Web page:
On Oct. 21, 2014, the World Health Organization (WHO) was notified by the National IHR Focal Point for France of four cases of chikungunya locally-acquired infection in Montpellier, France. The cases were confirmed by tests conducted by the French National Reference Laboratory for arboviruses on Oct. 20, 2014. This is the first time that locally-acquired transmission of chikungunya has been detected in France since 2010.
The four cases of chikungunya infection occurred within the same family, with symptoms onset between Sept. 20, 2014 and Oct. 12, 2014. The cases live in Montpellier in the vicinity of a chikungunya case imported from Cameroon. The cases have no history of travel out of their district of residence in the 15 days prior to the onset of symptoms.
French public health authorities have implemented the following public health measures:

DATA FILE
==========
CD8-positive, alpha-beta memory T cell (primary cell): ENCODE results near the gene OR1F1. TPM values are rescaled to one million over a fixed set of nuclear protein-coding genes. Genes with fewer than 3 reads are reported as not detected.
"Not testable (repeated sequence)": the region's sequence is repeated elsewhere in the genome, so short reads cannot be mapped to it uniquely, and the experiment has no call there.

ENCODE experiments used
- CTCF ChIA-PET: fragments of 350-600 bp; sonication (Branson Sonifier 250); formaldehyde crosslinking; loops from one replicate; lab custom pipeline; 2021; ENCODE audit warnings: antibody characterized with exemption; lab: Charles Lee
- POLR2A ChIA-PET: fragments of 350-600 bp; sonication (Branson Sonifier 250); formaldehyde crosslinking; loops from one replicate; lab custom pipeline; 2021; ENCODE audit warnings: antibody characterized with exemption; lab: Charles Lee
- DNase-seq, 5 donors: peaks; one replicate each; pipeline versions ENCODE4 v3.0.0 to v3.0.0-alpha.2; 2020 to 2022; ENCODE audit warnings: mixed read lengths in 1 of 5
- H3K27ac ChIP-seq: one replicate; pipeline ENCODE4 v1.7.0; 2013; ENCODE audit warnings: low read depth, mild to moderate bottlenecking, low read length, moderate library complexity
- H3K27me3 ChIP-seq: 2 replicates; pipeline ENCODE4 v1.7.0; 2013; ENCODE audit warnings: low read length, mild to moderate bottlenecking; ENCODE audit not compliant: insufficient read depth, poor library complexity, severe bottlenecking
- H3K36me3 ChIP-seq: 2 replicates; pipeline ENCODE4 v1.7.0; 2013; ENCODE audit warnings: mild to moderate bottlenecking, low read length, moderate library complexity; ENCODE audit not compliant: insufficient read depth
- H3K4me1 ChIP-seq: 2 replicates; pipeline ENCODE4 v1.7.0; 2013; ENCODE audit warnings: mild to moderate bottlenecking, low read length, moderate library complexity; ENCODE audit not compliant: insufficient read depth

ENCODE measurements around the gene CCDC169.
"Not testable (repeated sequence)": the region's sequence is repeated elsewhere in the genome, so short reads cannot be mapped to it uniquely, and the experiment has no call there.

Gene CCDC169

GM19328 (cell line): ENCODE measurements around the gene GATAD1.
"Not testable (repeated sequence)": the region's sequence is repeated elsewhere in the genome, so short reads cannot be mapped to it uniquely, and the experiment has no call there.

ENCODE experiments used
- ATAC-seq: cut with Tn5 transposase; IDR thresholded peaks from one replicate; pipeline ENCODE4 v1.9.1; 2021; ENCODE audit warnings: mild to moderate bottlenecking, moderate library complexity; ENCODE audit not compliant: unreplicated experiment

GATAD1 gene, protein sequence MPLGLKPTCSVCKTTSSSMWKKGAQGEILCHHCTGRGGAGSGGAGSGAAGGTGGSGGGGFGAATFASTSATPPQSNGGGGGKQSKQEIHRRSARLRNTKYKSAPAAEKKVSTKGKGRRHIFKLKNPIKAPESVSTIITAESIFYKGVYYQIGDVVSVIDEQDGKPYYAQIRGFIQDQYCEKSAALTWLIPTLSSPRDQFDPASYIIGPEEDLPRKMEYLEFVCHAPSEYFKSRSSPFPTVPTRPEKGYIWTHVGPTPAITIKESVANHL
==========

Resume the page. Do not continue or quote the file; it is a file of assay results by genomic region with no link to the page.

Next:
- Vector control aimed at preventing local transmission.
- Provision of information about the awareness of the cluster, the signs and symptoms of the disease, when and where to seek care, and how to prevent infection.
- Advice to healthcare practitioners on clinical case management.
- Assessment of the risk of infection through blood and tissues donations.
Chikungunya is a viral disease that is rarely fatal and is transmitted to humans by infected mosquitoes. Symptoms of chikungunya include high fever and headache, with significant pains in the joints which can persist for several weeks. The symptoms appear between four and seven days after the patient has been bitten by an infected mosquito. The name, chikungunya derives from a word in Makonde language roughly meaning “that which bends up,” reflecting the physique of a person suffering from the disease.